A series of video interviews with Oklahomans about subjects that relate to the state’s most significant issues. The 2016-2017 series is sponsored by the Chickasaw Nation and is made possible by a grant from the Institute for Nonprofit News.
Oklahoma is one of the reddest states in the nation. What gives rise to that conservative culture, and where is the state headed politically? University of Oklahoma Professor Keith Gaddie offers insights.
Debbie Aldridge worked for more than 20 years at the Oklahoma State Penitentiary in McAlester. Now she runs Oklahoma’s largest prison for women, the Mabel Bassett Correctional Center in McLoud.
Former University of Oklahoma football coach Barry Switzer reflects on the trauma and family turmoil he experienced as a young man.
Bob Blackburn, executive director of the Oklahoma Historical Society, talks about the state’s rural-urban fault lines and whether Oklahoma is at a turning point in dealing with rural areas’ increasing problems.
Dr. Nicole Washington, the main psychiatrist at Family and Children’s Services in Tulsa, discusses the types of low-income clients she sees, the persistent problem of stigma, and mental illness in low-income neighborhoods.
Renowned chef and entrepreneur Rick Bayless grew up in Oklahoma City. He talks about the obesity epidemic in his home state and people’s unhealthy relationship with food. And “I am a huge believer in ‘all food is good food.'”
Born with a severe joint disorder, Greg Burns built a successful career and life as an artist by learning to paint holding a brush in his mouth. He considers himself lucky and says communities still do not fully embrace the disabled.
Broadway star and Oklahoma native Kelli O’Hara talks about how exposure to the arts makes a difference in people’s lives and how she has had to deal with assumptions about artistic ability because she’s from Oklahoma.
Named as principal of the year, Aspasia Carlson talks about her efforts to turn around Oklahoma City’s John Marshall Mid-High School, which had a history of difficulties dating back to the era of busing.
The Oklahoma City attorney, who represents many immigrants in federal and state courts, talks about how Latino immigrants and culture benefit the state.
Former state Senate President Pro Tem Cal Hobson talks about his struggle with alcoholism and his efforts to regain control of his life through drug court.
The Oklahoma director of the Humane Society of the United States talks about how she became an animal welfare advocate, the state’s biggest issues with animal maltreatment, and what laws need to change or be approved.
Imam Imad Enchassi grew up in Palestinian refugee camps in war-torn Lebanon and ended up in the heart of the Bible Belt. He talks about Muslims in Oklahoma, his boyhood memories of a nun, and the good will that arose out of the Oklahoma City bombing.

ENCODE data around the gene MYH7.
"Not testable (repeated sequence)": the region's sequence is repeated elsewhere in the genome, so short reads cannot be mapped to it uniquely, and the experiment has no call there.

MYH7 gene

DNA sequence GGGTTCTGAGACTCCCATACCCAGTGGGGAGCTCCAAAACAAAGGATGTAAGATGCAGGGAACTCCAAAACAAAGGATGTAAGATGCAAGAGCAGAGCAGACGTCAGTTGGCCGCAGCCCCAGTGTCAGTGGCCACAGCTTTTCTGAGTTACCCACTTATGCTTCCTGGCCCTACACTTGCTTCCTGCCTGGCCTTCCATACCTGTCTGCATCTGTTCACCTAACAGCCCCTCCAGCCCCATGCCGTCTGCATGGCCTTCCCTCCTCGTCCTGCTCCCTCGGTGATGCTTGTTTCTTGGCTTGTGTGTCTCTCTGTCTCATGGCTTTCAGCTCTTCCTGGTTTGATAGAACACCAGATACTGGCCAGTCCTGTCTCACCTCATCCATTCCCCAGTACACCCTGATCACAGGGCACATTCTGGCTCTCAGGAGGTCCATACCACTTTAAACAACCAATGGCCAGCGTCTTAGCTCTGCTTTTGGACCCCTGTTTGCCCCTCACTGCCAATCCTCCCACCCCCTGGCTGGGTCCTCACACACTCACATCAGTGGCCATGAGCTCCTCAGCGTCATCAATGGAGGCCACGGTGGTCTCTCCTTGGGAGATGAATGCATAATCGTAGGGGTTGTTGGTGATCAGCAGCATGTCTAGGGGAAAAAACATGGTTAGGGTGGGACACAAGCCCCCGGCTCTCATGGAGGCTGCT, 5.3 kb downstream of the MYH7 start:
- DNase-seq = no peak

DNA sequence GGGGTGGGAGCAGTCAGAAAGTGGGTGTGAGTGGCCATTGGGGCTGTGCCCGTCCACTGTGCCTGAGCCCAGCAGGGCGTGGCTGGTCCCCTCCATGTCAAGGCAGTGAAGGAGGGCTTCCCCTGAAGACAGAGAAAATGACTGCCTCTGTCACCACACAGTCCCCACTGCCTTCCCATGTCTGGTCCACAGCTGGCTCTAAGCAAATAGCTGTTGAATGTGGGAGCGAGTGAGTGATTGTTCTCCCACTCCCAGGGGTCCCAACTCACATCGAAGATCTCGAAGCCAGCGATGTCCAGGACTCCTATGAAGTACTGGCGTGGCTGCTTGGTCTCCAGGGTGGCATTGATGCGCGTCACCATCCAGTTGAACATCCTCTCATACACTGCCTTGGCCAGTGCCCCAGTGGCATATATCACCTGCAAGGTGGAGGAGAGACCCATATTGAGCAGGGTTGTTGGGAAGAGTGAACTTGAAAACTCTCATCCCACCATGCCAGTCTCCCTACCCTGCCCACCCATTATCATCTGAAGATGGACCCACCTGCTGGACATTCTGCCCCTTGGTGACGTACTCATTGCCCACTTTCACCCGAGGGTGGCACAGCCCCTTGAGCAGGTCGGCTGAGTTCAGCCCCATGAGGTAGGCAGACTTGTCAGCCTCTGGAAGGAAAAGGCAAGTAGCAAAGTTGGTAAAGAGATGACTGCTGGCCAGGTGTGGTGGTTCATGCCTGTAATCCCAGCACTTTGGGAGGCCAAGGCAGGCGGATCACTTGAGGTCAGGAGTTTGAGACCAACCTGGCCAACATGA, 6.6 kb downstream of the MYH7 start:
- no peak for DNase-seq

Major General (retired) Rita Aragon, the governor’s liaison for veterans affairs, talks about her career as a woman with commanding rank in a male-dominated world and about the talents, values and needs of veterans.
Albert Ashwood is closing in on his 20th year as director of the Oklahoma Department of Emergency Management. He talks about what it takes to do the job and his view on what Oklahoma needs most to prepare for disasters.
Reps. Elise Hall and Emily Virgin talk about why there are relatively few women in the Legislature and their experiences as lawmakers among colleagues and members of the public.”
Steve Green, president of Hobby Lobby, is the driving force behind the Museum of the Bible, a 430-,000-square-foot facility scheduled to open in November in Washington, D.C. Green talks about the museum’s purpose and his view of the relationship between the Bible and the U.S. government.”
Decades from now, what will the memorial commemorating the Oklahoma City bombing mean to the city and wider public? Kari Watkins, executive director of the memorial and museum, talks about why she believes the tragedy will remain relevant for generations.
Oklahoma City’s Rand Elliott talks about how he became an architect, the creative impulse, and why Oklahomans deserve communities ennobled by art.
Theodis Manning, Sr., is a former member of a Bloods street gang set. Now he’s senior pastor of Divine Wisdom Worship Center in Midwest City and co-founder of an outreach group that works with gang members and their children.
Since moving to Oklahoma in 1999, Catherine Montgomery has helped bring about some of the state’s more notable historical preservation projects. In this video, she discusses past preservation mistakes and future restoration opportunities.
The University of Oklahoma’s vice president for community talks about his life and his approach to trying increasing racial diversity and tolerance in the university community.